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Resolution adopted unanimously by the Governing Council
at its 173rd session (Geneva, 3 October 2003)

The Governing Council of the Inter-Parliamentary Union,

Referring to the outline of the case of Mr. Omar Jallow of the Gambia, as contained in the report of the Committee on the Human Rights of Parliamentarians (CL/173/11(b)-R.1), and to the resolution adopted at its 171st session (September 2002),

Taking account of a communication from the source dated 4 September 2003,

Recalling that Mr. Omar Jallow was arbitrarily detained from October 1995 to 4 November 1996, reportedly for planning a peaceful demonstration, without any charges ever having been brought against him; he abandoned his claim for compensation on account of Section 13 of Schedule 2 to the 1997 Constitution, which grants immunity from prosecution for all office-holders of the former Armed Forces Provisional Ruling Council (AFPRC); considering that, on 16 September 2002, Mr. Jallow was reportedly again arrested and interrogated for about four hours, before being released, by officers of the National Intelligence Agency on account of statements he had made to private newspapers,

Recalling that Decree 89 of 14 August 1996 (Political Activities Resumption Decree) prohibited certain political parties and all persons who held the offices of President, Vice-President and Ministers in the Gambia during the thirty (30) years preceding 22 July 1994 from joining any political party, addressing any political gathering or expressing publicly any political opinion; the Decree concerned Mr. Jallow, who was a Minister during the period in question, and prevented him from participating in politics; recalling furthermore that on 31 August 2001, the Speaker reported that the Government had repealed Decree 89,

Recalling further that on 22 March 2002 Mr. Jallow's passport was confiscated without any motives being given; the authorities ignored an order issued by the High Court on 8 July 2002 to return the passport to him immediately; considering that only on 26 September 2002 did the authorities obey the Court order when they returned the passport to him,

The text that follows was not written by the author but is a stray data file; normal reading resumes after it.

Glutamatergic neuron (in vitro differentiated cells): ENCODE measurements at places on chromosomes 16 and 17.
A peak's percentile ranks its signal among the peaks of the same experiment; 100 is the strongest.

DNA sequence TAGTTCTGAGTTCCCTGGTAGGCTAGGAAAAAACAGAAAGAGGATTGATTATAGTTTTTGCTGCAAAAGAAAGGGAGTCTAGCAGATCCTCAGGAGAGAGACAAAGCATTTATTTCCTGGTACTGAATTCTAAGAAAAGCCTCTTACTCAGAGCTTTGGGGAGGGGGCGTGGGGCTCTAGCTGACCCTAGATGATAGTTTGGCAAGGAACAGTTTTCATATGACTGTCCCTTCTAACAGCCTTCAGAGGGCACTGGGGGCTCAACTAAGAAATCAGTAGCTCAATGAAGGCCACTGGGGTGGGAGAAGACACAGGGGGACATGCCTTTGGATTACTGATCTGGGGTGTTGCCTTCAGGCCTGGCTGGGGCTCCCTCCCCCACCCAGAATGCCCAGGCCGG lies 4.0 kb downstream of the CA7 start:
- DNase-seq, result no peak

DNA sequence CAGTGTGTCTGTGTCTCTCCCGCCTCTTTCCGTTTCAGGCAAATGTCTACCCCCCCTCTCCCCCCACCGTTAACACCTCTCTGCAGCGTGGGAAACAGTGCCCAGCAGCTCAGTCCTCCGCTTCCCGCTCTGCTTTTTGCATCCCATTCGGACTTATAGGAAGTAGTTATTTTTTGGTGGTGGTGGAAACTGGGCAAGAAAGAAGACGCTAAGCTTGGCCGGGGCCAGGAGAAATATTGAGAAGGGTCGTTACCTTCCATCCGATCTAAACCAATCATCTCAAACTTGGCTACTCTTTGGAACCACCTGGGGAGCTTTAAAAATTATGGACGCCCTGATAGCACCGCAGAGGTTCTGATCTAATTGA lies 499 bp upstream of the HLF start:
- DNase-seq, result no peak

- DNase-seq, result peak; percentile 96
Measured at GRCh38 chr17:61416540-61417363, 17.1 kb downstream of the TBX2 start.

Bearing in mind that the Gambia is a party to the International Covenant on Civil and Political Rights (ICCPR), Article 2, paragraph 3, of which guarantees the right to effective remedy for any person whose rights or freedoms under the Covenant have been violated, Article 9, paragraphs 1 and 5, of which enshrines the right to liberty and the right to compensation for anyone who has been the victim of unlawful arrest or detention, and Articles 12, 19 and 21 of which set out the right to freedom of movement, of expression and of assembly,

Recalling that, according to the Vienna Declaration and Programme of Action which the international community adopted at the World Conference on Human Rights in 1993, "States should abrogate legislation leading to impunity for those responsible for grave violations of human rights such as torture and prosecute such violations, thereby providing a firm basis for the rule of law"; bearing in mind that impunity itself constitutes a violation of international law,

  1. Deplores the lack of cooperation from the authorities, in particular Parliament;

  2. Notes that while the August 2001 abrogation of Decree 89, which had deprived Mr. Jallow of his political rights for five years, enabled him to resume his political activities, Section 13 of Schedule 2 to the 1997 Constitution, which prevents him from obtaining redress for his arbitrary detention, remains in force;

  3. Stresses that it falls to Parliament to lay the foundations for the fight against impunity by establishing an effective legal framework for the purpose and by ensuring that the executive branch complies therewith, in addition to honouring its international obligations in this field;

  4. Deplores the failure of Parliament to avail itself of its legislative function to abrogate Section 13 of Schedule 2 to the 1997 Constitution and thus to ensure compliance of national law with the Gambia's international legal obligations;

  5. Is compelled to conclude that, in failing to abrogate legislation enshrining impunity and to provide redress for the victims of human rights violations committed under AFPRC rule, the State of the Gambia is violating Mr. Jallow's right to liberty and to compensation for arbitrary arrest and detention; in addition, by depriving Mr. Jallow of his passport without any legal basis, it has violated his right to freedom of movement;

  6. Calls on the authorities of the Gambia to comply fully with their obligations under national and international law and ensure respect for the human rights of all citizens, including members of the opposition; calls in particular on Parliament to avail itself of its constitutional prerogatives as legislator and overseer of the executive branch to prevent human rights abuses in the future and thus assume to the full its role as a guardian of human rights;

  7. Requests the Secretary General to bring this resolution to the notice of the competent authorities, the sources and relevant international organizations;

  8. Decides to close this case.

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